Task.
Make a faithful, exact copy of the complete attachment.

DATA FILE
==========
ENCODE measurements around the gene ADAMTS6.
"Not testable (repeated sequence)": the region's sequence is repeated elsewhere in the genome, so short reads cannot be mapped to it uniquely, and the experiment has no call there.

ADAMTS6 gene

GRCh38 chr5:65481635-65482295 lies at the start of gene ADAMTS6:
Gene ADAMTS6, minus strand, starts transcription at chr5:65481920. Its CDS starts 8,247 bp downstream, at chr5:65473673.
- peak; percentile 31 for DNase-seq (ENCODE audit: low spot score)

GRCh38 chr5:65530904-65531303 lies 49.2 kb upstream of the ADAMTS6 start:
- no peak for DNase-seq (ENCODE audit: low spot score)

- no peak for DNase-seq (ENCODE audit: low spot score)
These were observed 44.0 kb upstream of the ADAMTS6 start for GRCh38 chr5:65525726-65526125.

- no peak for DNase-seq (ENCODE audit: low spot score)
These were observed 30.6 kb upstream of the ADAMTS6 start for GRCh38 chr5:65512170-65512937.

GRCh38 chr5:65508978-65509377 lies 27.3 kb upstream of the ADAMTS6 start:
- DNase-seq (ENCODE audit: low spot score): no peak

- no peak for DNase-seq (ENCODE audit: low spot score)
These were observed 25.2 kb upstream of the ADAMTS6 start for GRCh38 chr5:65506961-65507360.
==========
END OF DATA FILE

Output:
ENCODE measurements around the gene ADAMTS6.
"Not testable (repeated sequence)": the region's sequence is repeated elsewhere in the genome, so short reads cannot be mapped to it uniquely, and the experiment has no call there.

ADAMTS6 gene

GRCh38 chr5:65481635-65482295 lies at the start of gene ADAMTS6:
Gene ADAMTS6, minus strand, starts transcription at chr5:65481920. Its CDS starts 8,247 bp downstream, at chr5:65473673.
- peak; percentile 31 for DNase-seq (ENCODE audit: low spot score)

GRCh38 chr5:65530904-65531303 lies 49.2 kb upstream of the ADAMTS6 start:
- no peak for DNase-seq (ENCODE audit: low spot score)

- no peak for DNase-seq (ENCODE audit: low spot score)
These were observed 44.0 kb upstream of the ADAMTS6 start for GRCh38 chr5:65525726-65526125.

- no peak for DNase-seq (ENCODE audit: low spot score)
These were observed 30.6 kb upstream of the ADAMTS6 start for GRCh38 chr5:65512170-65512937.

GRCh38 chr5:65508978-65509377 lies 27.3 kb upstream of the ADAMTS6 start:
- DNase-seq (ENCODE audit: low spot score): no peak

- no peak for DNase-seq (ENCODE audit: low spot score)
These were observed 25.2 kb upstream of the ADAMTS6 start for GRCh38 chr5:65506961-65507360.